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Desperately Seeking Reagan

If there's one thing that can unite the GOP like the Gipper did, it's the specter of another Clinton in the White House.

| Tue Jan. 29, 2008 3:00 AM EST

It's only fitting that tomorrow the Republican presidential debates will come to an end precisely where they began almost nine long months ago—at the Ronald Reagan Presidential Library in Simi Valley, California, the closest thing the Republicans have to hallowed ground. And it's to the memory of Reagan that the party turns as it struggles to hold together the fraying strands of the conservative coalition, one made up of traditional business interests, hawkish neoconservatives, Christian "social conservatives," and libertarians.

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Without strong support from each of these factions, the Republican nominee's road to the White House will become a nearly impossible climb. Yet each of the field's leading candidates—John McCain, Mitt Romney, and Mike Huckabee—draws support from at best two or three of them. As it stands, says John Samples of the libertarian Cato Institute, the Republican Party is suffering from "depression, lack of interest, and confusion" in the wake of the Bush years. But all is not lost for the GOP. There's nothing that pulls squabbling troops together more effectively than the need to defeat a common foe, and no enemy is more reviled among Republicans than Hillary Clinton.

The New Right coalition that launched the Reagan Revolution came together in the late 1970s to oppose such developments as Jimmy Carter's handover of the Panama Canal and the SALT II disarmament talks. Appealing to business-minded fiscal conservatives from Main Street to Wall Street with its attack on New Deal regulation and social programs, the coalition also pleased many libertarians with its emphasis on reducing government, supporting states' rights, and defending national sovereignty against such threats as the United Nations. It drew in social conservatives through its shrewd alliance with Jerry Falwell's Moral Majority and its opposition to such 1970s excesses as feminism and gay rights—and it was all held firmly together by anti-Communism. By drawing these groups together, the New Right delivered the White House to Ronald Reagan in 1980. Reagan, a divorced former Hollywood actor, received two-thirds of the white Christian evangelical vote over Carter, who was himself a Christian evangelical from the Deep South. He also won support from so-called Reagan Democrats—working-class voters who were drawn in, often against their own economic interests, by the Republican's tough stance on national security, crime, and what they saw as a too-permissive society.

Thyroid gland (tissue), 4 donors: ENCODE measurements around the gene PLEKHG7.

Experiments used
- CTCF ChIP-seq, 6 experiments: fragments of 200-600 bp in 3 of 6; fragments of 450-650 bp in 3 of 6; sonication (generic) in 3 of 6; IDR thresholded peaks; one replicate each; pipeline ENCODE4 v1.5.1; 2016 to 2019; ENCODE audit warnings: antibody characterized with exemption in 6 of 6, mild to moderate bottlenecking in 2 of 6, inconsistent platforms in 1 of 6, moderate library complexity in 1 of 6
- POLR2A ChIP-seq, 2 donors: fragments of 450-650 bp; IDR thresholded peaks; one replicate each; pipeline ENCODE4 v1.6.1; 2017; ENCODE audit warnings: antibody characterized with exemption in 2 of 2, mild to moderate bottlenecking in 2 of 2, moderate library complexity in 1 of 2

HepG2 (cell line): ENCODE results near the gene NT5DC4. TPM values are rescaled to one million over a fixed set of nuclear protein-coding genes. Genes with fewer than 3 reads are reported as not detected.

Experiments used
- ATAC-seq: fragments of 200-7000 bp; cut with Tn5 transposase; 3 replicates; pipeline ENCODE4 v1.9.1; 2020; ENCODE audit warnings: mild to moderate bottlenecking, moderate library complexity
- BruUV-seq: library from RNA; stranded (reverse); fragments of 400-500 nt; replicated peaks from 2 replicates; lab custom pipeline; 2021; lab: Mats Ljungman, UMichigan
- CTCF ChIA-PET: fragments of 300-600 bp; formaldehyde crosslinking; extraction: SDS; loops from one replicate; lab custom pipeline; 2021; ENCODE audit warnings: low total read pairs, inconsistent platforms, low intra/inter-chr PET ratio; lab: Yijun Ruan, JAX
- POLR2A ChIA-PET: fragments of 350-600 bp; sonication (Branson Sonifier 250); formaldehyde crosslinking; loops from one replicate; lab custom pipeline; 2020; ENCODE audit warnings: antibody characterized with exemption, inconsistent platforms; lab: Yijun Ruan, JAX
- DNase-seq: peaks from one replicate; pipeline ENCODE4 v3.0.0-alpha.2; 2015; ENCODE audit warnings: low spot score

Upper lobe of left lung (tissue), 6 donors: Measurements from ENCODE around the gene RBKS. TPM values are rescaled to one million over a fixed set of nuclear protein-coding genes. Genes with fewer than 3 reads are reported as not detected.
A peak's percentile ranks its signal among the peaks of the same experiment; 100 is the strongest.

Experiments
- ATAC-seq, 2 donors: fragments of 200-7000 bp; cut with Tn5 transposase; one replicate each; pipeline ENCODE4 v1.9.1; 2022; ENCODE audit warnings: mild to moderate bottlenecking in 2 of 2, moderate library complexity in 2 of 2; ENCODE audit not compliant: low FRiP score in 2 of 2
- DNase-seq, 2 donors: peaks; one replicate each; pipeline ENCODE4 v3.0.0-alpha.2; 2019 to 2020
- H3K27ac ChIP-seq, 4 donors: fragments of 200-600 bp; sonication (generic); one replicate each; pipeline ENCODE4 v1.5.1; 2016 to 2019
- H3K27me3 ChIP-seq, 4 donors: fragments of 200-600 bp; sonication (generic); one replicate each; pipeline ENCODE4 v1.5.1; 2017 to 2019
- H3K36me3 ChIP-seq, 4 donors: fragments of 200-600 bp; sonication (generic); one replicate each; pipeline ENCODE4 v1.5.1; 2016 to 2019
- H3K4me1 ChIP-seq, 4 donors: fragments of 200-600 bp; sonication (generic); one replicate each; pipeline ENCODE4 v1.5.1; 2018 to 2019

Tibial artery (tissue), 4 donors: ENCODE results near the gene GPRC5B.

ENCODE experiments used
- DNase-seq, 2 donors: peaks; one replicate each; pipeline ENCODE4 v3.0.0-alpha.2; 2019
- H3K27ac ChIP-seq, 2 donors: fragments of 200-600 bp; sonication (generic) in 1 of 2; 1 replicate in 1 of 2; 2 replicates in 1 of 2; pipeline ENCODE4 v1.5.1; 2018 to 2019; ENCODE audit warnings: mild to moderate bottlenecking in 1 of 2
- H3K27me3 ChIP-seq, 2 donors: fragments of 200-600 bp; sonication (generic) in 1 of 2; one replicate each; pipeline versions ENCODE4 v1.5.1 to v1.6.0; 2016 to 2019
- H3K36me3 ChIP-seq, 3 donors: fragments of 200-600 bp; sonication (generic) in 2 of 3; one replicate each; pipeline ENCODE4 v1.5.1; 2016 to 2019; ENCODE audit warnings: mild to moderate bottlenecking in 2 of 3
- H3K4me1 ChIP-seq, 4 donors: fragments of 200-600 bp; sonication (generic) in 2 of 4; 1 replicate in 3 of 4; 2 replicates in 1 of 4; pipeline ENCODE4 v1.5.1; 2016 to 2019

The Heritage Foundation became the brain trust of the Reagan era, spelling out the nuts and bolts of the conservative revolution in a publication called Mandate for Leadership, a catalog of the most horrifying things liberals could imagine: privatization of everything from the nation's highways to the air-traffic control system; closing down the Department of Education; ending food stamps and welfare; putting Medicare in private hands; rolling back health, environmental, and corporate regulation; and cutting taxes on the wealthy and on corporations.